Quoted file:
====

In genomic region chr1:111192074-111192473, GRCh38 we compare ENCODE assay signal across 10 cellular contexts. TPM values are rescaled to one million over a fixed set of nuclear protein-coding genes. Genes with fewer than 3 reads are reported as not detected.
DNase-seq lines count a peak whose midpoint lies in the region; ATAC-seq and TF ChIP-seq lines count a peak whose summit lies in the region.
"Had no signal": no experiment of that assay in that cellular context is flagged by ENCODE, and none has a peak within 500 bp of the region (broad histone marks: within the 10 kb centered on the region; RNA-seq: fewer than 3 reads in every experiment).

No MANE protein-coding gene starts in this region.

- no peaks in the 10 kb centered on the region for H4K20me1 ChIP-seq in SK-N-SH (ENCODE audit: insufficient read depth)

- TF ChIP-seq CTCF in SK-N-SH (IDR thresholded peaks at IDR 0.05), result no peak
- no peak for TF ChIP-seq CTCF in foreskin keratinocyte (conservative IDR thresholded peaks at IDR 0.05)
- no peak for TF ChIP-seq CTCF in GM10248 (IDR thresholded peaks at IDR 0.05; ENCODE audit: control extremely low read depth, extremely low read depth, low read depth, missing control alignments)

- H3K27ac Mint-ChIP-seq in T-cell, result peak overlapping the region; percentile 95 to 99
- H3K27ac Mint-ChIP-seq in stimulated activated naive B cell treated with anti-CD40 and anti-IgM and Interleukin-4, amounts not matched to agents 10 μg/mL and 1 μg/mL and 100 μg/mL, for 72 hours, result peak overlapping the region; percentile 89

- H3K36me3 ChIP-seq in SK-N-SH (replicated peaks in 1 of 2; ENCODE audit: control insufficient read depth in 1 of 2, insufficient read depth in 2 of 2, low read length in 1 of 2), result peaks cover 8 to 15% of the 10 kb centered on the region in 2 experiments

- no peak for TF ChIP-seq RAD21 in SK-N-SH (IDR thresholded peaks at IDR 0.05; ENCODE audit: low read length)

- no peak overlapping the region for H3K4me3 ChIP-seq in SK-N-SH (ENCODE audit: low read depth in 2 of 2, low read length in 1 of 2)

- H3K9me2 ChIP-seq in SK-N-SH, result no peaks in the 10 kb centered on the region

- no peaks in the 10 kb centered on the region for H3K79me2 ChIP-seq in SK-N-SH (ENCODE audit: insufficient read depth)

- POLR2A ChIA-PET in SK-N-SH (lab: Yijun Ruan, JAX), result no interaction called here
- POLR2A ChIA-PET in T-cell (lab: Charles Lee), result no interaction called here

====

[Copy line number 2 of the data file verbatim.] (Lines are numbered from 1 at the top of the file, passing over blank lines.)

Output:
DNase-seq lines count a peak whose midpoint lies in the region; ATAC-seq and TF ChIP-seq lines count a peak whose summit lies in the region.